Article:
Friday, November 27, 2015


Written by Tom Mula

Directed by Shelly Higgs

Street Theatre 27-29 November 2015

Reviewed by Bill Stephens

As performed in this production, Tom Mula’s award winning play recounting the Dickens Scrooge story from the point of view of Marley’s ghost seemed to have lost something in translation and failed to engage on opening night.

The concept for this production was as a “show in a suitcase”, with the premise being that everything used, including lights, sound and set pieces could all fit in a suitcase and be easily set up in a variety of performance spaces.

Craig Alexander in "Jacob Marley's Christmas Carol"

The performance began promisingly with the audience entering the theatre to discover actor, Craig Alexander, casually arranging and adjusting props in a circular area marked out on the floor by candles, stacked suitcases, a ladder and some theatre lights.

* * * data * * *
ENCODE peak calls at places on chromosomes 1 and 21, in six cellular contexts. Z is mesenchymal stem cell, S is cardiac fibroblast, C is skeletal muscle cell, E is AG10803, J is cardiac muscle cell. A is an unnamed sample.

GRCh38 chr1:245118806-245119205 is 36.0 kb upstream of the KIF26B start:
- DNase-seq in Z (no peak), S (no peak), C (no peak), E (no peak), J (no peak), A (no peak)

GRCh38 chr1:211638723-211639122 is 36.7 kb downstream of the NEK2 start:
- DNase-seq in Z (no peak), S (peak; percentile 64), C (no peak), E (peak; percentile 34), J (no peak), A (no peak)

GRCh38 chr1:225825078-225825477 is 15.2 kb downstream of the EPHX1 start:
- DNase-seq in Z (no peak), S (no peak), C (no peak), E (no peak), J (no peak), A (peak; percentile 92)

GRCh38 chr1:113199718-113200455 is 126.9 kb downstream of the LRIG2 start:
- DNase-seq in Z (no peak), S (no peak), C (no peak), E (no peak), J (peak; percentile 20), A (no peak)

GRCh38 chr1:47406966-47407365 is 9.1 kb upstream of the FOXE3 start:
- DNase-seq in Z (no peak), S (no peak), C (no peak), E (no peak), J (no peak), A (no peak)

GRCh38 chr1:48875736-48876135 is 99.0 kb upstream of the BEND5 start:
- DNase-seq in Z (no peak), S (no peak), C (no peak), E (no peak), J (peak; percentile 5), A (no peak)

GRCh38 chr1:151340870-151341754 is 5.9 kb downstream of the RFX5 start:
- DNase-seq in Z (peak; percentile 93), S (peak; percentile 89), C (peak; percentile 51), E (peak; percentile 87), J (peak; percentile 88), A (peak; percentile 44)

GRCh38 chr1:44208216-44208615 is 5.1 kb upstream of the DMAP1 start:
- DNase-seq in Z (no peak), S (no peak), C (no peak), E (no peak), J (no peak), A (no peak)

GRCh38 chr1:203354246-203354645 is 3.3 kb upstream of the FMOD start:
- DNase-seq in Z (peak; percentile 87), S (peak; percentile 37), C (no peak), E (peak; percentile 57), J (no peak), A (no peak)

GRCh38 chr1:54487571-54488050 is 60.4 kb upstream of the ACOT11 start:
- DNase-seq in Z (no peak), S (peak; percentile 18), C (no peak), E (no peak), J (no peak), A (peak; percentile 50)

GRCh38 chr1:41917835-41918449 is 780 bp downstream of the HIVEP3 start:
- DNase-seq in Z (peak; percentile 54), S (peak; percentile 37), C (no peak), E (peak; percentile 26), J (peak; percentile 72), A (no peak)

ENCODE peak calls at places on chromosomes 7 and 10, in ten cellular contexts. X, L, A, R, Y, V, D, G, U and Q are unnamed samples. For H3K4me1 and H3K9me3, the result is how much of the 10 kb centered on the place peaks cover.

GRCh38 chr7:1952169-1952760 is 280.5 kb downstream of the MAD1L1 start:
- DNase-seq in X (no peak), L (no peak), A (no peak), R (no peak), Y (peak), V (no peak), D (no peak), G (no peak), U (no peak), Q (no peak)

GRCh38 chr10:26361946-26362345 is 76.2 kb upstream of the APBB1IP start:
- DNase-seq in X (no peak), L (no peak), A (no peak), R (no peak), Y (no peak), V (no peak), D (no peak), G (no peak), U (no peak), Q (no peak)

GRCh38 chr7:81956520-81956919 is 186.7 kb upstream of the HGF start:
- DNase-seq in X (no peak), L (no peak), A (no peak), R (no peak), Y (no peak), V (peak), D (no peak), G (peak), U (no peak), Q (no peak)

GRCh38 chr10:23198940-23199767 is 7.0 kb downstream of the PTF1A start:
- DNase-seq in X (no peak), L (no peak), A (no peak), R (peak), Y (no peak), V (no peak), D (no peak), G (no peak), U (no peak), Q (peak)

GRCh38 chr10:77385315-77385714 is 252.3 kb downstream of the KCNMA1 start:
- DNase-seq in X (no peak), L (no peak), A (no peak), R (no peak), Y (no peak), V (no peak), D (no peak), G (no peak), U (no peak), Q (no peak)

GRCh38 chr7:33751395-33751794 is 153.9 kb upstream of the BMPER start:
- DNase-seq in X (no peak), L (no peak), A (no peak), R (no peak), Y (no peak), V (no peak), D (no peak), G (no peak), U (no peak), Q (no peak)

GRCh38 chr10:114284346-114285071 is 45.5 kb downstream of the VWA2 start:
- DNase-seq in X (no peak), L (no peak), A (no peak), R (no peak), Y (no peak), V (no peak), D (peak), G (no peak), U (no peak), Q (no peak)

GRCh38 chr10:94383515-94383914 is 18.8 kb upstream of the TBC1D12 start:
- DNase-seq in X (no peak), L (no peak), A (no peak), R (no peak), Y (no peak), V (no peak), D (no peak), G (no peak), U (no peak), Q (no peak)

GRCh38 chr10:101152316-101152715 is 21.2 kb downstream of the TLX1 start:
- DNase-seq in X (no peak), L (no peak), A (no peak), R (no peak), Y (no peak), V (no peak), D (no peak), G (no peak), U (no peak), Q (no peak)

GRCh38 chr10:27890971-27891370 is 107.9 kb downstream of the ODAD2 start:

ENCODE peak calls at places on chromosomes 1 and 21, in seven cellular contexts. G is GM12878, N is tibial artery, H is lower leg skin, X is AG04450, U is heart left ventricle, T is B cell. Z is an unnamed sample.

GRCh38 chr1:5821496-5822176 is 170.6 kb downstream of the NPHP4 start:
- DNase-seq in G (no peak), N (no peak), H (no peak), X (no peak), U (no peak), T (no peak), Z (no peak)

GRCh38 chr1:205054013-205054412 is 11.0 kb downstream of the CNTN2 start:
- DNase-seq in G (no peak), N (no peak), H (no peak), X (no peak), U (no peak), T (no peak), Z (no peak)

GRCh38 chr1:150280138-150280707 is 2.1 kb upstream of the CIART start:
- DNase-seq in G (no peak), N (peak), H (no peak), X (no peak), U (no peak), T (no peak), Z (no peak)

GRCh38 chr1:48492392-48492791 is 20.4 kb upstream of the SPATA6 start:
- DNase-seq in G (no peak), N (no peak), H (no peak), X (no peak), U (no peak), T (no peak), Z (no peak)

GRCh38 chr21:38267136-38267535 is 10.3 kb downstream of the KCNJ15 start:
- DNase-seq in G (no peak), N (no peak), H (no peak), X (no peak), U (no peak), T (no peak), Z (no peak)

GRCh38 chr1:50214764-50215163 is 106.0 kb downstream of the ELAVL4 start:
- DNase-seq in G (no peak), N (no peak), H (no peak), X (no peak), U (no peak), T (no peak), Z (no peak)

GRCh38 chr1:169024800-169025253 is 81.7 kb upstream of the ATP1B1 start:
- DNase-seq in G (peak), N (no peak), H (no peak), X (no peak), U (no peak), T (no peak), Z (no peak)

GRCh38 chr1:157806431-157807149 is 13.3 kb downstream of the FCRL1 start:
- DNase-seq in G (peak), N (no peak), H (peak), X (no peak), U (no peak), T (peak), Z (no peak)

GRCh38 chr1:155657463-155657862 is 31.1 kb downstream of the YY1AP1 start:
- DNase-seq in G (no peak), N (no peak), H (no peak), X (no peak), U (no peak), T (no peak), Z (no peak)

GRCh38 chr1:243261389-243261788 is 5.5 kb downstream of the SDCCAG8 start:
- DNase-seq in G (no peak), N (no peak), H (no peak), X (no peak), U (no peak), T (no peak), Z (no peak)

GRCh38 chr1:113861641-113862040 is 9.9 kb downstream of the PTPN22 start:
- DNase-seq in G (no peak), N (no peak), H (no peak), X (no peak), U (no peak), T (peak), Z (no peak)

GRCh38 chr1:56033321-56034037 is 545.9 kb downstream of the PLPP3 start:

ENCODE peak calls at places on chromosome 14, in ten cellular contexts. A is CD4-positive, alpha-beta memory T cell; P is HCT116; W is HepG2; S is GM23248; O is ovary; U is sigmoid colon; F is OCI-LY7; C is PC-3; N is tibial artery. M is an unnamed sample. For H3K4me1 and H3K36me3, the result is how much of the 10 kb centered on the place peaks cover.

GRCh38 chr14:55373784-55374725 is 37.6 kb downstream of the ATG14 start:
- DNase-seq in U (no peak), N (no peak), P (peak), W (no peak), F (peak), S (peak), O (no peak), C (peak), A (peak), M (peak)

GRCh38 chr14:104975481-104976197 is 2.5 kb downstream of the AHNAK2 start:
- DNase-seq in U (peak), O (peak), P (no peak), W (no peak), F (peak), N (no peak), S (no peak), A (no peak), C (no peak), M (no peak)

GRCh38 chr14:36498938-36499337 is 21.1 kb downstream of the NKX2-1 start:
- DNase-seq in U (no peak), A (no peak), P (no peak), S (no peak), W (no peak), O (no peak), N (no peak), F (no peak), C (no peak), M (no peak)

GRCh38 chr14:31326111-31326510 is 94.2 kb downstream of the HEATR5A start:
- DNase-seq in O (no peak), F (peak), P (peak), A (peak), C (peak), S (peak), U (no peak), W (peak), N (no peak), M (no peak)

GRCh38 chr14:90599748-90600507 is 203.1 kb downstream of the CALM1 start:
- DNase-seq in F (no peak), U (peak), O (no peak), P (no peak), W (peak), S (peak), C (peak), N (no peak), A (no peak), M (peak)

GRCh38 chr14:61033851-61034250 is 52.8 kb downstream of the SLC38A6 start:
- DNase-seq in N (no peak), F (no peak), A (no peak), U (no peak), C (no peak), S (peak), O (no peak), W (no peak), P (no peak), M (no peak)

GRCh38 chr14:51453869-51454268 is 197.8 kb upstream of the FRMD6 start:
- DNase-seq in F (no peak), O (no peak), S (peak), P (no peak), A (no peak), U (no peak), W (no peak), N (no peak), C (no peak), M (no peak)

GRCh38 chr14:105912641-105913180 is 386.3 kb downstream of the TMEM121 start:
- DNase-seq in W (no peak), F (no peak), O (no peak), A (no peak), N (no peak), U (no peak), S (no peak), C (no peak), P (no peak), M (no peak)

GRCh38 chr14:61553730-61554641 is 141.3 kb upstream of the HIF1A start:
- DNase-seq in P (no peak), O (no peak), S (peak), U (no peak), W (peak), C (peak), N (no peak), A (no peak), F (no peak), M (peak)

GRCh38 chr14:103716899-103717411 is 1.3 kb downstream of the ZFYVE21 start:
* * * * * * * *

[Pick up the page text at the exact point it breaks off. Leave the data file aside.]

Nothing about the setting, or Alexander’s costume, suggested Dickens, but theatrical magic had been promised, so this added to the anticipation.

As the audience settled in their seats, Alexander engaged some in conversation, setting up a casual atmosphere. When all were settled he gently segued into his story, switching out the auditorium lights to let his special lighting take over.

Adopting a variety of voices and accents to differentiate characters, Alexander incorporated small torches and other props into the performance. Unfortunately these props were not sufficiently well handled to provide the expected magic or create atmosphere.

As the show progressed, it became increasingly clear that managing the lighting and props was distracting Alexander from his performance which soon lapsed into coarse acting with rushed, shouted lines, wildly varying accents, and undisciplined movement with little of the finesse and polish necessary to make a one-man show memorable.

Therefore, experiencing difficulty engaging with any of the characters, the story, or indeed, the production, which surprisingly captured little of the expected Dickensonian period or sensibility, this reviewer took advantage of the interval to escape.